Pan Africa Newswire
US consulate in Benghazi, Libya which was destroyed by people angry over the role of the United States inside the country. Demonstrations were held at the same time in Egypt, Sudan and Tunisia., a photo by Pan-African News Wire File Photos on Flickr.
'N.Y. Times' probe finds no al-Qaeda link to Benghazi raid
Doug Stanglin, USA TODAY 3:56 p.m. EST December 28, 2013
The report found that the deadly attack was fueled by anger over an anti-Islam U.S.-made video.
A lengthy New York Times investigation of the deadly 2012 attack on the U.S diplomatic compound in Benghazi, Libya, found no involvement by al-Qaeda or other international terrorists groups and was accelerated in part by anger at a U.S.-made video denigrating Islam.
The attack left four Americans dead, including U.S. Ambassador Christopher Stevens.
The six-part report on the investigation is written by David D. Kirkpatrick and was posted Saturday on the Times' website. It centers on extensive interviews with Libyans in Benghazi who, the newspaper says, had direct knowledge of the attack and its context.
"The attack does not appear to have been meticulously planned, but neither was it spontaneous or without warning signs," the Times concludes.
The newspaper notes that Republicans have argued that the Obama administration was trying to cover up al-Qaeda's alleged role in the attack.
"It was very clear to the individuals on the ground that this was an al-Qaeda-led event," Rep, Mike Rogers, R-Mich., who is chairman of the House Intelligence Committee, said last month on Fox News.
"But the Republican arguments appear to conflate purely local extremist organizations like Ansar al-Shariah with Al Qaeda's international terrorist network," the Times report says. "The only intelligence connecting Al Qaeda to the attack was an intercepted phone call that night from a participant in the first wave of the attack to a friend in another African country who had ties to members of Al Qaeda, according to several officials briefed on the call. But when the friend heard the attacker's boasts, he sounded astonished, the officials said, suggesting he had no prior knowledge of the assault."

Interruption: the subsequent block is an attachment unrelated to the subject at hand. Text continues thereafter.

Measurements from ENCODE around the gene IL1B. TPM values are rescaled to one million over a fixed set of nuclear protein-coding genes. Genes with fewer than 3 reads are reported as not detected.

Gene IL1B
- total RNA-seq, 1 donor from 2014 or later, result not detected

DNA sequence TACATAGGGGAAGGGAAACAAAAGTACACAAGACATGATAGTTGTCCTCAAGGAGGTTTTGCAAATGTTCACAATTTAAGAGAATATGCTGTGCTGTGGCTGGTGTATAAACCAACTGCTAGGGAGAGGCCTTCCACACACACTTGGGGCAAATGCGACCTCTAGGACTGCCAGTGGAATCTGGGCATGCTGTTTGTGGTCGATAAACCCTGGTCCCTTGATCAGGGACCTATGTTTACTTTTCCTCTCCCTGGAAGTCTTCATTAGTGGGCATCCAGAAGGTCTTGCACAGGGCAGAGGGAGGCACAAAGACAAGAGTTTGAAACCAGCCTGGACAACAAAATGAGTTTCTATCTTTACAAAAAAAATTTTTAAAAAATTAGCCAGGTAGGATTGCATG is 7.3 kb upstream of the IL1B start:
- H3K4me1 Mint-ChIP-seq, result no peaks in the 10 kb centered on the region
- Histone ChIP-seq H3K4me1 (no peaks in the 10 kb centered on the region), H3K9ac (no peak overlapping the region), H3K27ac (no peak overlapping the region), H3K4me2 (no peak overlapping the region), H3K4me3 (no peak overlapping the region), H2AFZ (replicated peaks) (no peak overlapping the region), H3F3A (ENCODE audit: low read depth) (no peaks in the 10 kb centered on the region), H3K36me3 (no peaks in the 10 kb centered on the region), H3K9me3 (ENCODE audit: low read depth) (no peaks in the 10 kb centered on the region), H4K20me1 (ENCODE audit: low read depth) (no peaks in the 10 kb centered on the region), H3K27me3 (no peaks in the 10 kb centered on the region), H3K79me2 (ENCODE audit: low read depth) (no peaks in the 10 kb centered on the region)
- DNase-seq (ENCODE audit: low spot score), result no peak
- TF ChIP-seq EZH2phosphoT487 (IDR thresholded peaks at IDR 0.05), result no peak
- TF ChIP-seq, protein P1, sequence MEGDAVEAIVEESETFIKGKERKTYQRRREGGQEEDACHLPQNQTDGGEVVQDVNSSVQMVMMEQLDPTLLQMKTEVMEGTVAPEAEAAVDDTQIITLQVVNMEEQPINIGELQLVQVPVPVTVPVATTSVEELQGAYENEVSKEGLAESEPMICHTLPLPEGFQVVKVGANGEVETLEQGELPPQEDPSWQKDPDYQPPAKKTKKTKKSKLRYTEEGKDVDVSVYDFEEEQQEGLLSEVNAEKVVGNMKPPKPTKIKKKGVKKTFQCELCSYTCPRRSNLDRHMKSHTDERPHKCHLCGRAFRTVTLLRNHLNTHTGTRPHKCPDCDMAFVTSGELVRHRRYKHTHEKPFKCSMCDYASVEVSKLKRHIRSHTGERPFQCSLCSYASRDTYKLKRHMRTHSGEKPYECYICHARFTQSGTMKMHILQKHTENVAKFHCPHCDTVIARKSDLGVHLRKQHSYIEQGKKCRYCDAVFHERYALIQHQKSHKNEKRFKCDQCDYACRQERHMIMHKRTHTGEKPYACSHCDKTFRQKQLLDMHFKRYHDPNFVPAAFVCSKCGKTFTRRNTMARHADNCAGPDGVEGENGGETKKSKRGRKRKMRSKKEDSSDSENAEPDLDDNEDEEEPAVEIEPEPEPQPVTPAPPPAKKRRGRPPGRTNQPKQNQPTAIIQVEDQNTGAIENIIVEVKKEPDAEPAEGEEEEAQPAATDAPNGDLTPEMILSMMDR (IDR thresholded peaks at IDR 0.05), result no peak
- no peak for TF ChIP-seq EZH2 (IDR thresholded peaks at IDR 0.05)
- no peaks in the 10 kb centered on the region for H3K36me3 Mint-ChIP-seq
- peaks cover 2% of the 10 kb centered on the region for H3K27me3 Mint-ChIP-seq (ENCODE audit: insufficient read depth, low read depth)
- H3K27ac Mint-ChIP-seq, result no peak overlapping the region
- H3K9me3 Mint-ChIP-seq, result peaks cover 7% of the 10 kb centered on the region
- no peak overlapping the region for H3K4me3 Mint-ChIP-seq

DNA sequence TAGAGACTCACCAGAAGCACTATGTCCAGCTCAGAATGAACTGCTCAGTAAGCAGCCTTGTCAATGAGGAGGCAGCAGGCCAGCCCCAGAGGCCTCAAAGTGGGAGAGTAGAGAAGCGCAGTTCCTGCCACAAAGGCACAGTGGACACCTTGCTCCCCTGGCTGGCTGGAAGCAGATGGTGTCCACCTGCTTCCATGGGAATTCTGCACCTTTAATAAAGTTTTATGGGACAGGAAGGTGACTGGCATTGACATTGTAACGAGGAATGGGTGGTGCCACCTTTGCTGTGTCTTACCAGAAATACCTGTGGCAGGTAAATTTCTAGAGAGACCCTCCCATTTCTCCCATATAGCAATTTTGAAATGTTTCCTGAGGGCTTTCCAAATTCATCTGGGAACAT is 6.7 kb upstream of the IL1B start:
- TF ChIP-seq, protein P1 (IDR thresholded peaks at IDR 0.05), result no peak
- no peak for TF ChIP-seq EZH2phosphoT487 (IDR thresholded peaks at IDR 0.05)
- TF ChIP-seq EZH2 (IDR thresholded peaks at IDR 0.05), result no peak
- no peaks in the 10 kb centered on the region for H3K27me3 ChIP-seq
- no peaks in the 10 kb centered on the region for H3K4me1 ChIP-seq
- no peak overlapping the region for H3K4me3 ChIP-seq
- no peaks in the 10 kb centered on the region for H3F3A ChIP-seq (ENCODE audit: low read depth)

READ: 'A Deadly Mix in Benghazi'
The newspaper says that a fuller account of the Benghazi attacks "suggests lessons for the United States that go well beyond Libya."
"It shows the risks of expecting American aid in a time of desperation to buy durable loyalty, and the difficulty of discerning friends from allies of convenience in a culture shaped by decades of anti-Western sentiment," the Times investigation says. "Both challenges now hang over the American involvement in Syria's civil conflict."
The Times says a central figure in the attack was an eccentric, malcontent local militia leader, Ahmed Abu Khattala. It says U.S. officials briefed on an American criminal investigation into the killings call him a prime suspect.
The report says Abu Khattala had no known affiliations with terrorist groups, and had escaped scrutiny from the 20-person CIA station in Benghazi that was set up to monitor local conditions.
Abu Khattala denied to the newspaper that he participated in the attack, but the newspaper says he was "firmly embedded in the network of Benghazi militias before and afterward."
The Times report on the attack itself says the U.S. compound had been under surveillance at least 12 hours before the assault started.